Online gamers crack AIDS enzyme puzzlefrom: http://news.yahoo.com/online-gamers-crack-aids-enzyme-puzzle-175427367.html
I found this article an interesting parallel to software testing and soft project management.
Online gamers have achieved a feat beyond the realm of Second Life or Dungeons and Dragons: they have deciphered the structure of an enzyme of an AIDS-like virus that had thwarted scientists for a decade.
This was a difficult problem that had frustrated smart scientists.
The exploit is published on Sunday in the journal Nature Structural & Molecular Biology, where -- exceptionally in scientific publishing -- both gamers and researchers are honoured as co-authors.
Their target was a monomeric protease enzyme, a cutting agent in the complex molecular tailoring of retroviruses, a family that includes HIV.
Figuring out the structure of proteins is vital for understanding the causes of many diseases and developing drugs to block them.
So solving this problem was meaningful.
But a microscope gives only a flat image of what to the outsider looks like a plate of one-dimensional scrunched-up spaghetti. Pharmacologists, though, need a 3-D picture that "unfolds" the molecule and rotates it in order to reveal potential targets for drugs.
This is where Foldit comes in.
Developed in 2008 by the University of Washington, it is a fun-for-purpose video game in which gamers, divided into competing groups, compete to unfold chains of amino acids -- the building blocks of proteins -- using a set of online tools.
Here is the link to the game. http://fold.it/
This site could be a potential application for weekend testing.
To the astonishment of the scientists, the gamers produced an accurate model of the enzyme in just three weeks.
Astonished? Really? Because they were not recognized and certified as experts in this field by scientists?
Cracking the enzyme "provides new insights for the design of antiretroviral drugs," says the study, referring to the lifeline medication against the human immunodeficiency virus (HIV).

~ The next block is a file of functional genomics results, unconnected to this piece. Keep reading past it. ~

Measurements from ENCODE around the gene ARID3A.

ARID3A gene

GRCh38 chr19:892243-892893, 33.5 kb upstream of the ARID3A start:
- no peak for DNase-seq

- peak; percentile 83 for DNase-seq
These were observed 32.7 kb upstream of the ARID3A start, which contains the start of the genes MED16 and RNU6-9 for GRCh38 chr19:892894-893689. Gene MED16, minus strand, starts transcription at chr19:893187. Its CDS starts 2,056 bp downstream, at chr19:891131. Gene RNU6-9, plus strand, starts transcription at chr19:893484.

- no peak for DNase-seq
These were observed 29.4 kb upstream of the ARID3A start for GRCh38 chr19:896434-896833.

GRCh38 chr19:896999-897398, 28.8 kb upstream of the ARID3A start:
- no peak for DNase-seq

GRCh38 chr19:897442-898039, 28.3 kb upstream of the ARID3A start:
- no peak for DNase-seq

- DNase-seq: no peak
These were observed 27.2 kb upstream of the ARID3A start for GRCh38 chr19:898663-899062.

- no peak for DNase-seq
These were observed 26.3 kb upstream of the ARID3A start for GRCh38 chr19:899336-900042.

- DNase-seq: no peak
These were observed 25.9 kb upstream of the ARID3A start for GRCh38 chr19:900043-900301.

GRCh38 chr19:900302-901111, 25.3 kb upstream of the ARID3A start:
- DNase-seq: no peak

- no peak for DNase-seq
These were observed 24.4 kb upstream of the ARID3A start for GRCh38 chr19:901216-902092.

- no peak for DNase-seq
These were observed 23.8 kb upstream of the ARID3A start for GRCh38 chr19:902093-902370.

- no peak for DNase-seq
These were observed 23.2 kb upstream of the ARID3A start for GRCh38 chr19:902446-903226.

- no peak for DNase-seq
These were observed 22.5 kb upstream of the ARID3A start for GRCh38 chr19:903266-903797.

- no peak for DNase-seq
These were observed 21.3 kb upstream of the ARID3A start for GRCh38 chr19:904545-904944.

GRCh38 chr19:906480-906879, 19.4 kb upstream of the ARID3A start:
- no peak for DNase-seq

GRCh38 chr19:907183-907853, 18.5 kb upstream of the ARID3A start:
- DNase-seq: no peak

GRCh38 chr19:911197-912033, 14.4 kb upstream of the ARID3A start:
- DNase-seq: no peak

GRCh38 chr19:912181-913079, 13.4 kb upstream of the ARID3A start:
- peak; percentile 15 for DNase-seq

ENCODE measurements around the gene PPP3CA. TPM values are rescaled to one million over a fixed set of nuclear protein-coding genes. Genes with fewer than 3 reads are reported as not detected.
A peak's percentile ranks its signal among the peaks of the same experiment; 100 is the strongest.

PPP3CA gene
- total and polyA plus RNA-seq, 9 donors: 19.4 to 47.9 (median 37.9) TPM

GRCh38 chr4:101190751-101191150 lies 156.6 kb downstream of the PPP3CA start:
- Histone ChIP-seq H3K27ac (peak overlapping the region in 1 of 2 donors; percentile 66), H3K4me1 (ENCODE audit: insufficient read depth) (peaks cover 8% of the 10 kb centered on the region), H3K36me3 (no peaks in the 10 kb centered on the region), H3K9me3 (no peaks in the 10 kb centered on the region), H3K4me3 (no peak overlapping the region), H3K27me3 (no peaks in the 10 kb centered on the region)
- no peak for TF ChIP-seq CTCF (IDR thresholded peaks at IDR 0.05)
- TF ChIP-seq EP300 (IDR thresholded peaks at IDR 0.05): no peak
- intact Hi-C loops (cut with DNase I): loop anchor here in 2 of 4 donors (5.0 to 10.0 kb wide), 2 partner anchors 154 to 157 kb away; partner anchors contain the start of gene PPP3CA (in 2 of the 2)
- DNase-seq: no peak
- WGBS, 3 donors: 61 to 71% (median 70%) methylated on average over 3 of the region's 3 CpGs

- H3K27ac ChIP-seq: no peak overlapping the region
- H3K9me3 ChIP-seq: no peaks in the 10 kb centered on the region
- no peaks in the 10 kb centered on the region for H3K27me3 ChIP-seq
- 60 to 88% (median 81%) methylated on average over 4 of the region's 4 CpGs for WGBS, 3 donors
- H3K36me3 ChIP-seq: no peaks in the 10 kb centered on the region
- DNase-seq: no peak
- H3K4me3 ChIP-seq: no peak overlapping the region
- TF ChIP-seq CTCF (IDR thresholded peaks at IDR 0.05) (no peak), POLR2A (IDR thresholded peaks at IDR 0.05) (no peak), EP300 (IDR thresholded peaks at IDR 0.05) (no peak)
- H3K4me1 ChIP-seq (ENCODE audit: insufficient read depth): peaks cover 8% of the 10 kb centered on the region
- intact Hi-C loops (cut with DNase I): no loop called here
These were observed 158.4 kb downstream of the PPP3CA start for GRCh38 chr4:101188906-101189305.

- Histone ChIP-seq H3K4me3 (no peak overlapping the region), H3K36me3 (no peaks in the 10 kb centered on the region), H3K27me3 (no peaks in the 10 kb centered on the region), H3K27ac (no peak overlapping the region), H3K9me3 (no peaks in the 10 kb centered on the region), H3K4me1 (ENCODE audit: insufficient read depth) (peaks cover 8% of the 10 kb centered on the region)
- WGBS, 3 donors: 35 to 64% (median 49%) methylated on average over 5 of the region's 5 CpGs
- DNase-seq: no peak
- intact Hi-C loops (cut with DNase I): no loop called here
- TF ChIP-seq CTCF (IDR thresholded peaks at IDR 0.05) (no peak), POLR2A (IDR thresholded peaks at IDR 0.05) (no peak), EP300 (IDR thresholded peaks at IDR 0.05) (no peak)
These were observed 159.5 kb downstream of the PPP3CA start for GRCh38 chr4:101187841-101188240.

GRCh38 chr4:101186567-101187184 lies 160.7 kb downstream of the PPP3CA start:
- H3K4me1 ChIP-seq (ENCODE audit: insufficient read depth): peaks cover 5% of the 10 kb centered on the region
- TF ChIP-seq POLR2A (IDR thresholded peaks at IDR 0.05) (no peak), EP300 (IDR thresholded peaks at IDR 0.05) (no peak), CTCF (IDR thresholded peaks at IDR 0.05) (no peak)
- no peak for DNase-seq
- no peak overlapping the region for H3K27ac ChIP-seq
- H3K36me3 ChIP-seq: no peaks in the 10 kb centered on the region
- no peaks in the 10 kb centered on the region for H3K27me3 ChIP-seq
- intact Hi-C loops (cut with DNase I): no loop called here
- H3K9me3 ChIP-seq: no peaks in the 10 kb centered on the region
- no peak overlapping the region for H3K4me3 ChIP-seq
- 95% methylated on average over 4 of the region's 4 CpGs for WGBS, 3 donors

It is believed to be the first time that gamers have resolved a long-standing scientific problem.
What a nice quote: "We wanted to see if human intuition could succeed where automated methods had failed." Jerry Weinberg introduced me to the MOIJ model."We wanted to see if human intuition could succeed where automated methods had failed," Firas Khatib of the university's biochemistry lab said in a press release.
It seems to me Firas did a "big jiggle" and changed the motivation, organization, and information around the problem.
"The ingenuity of game players is a formidable force that, if properly directed, can be used to solve a wide range of scientific problems."
To paraphrase: "The ingenuity of people is a formidable force that, if properly directed, can be used to solve a wide range of problems." I would love to hear a debrief of this project.
The folded protein problem was the easy problem. The hard problem is the shaping, enabling, and nurturing individuals and groups to be more effective problem solvers.
One of Foldit's creators, Seth Cooper, explained why gamers had succeeded where computers had failed.
"People have spatial reasoning skills, something computers are not yet good at," he said.
Score +2 for the humans.
+1 for our collective intuition and spatial reasoning skills.
+1 for project management choosing to stop ineffectively hammering on the problem with automated methods - and try something different.
What I want to know is, "Why did it take ten years to jiggle the industry to try something different? And is that longer or shorter than we should have expected?"
"Games provide a framework for bringing together the strengths of computers and humans. The results in this week's paper show that gaming, science and computation can be combined to make advances that were not possible before."
Tools should create a framework for bringing together the strengths of computers and humans; striving to extend and magnify the capabilities of humans while remaining a servant to informed human judgement and ethics. If only all our software testing tools actualized this ideal.
What other 'three-week-technical-solutions' are being blocked by our unrecognized project management problems?
What unsolvable technical problem do you have that might get solved by a big jiggle?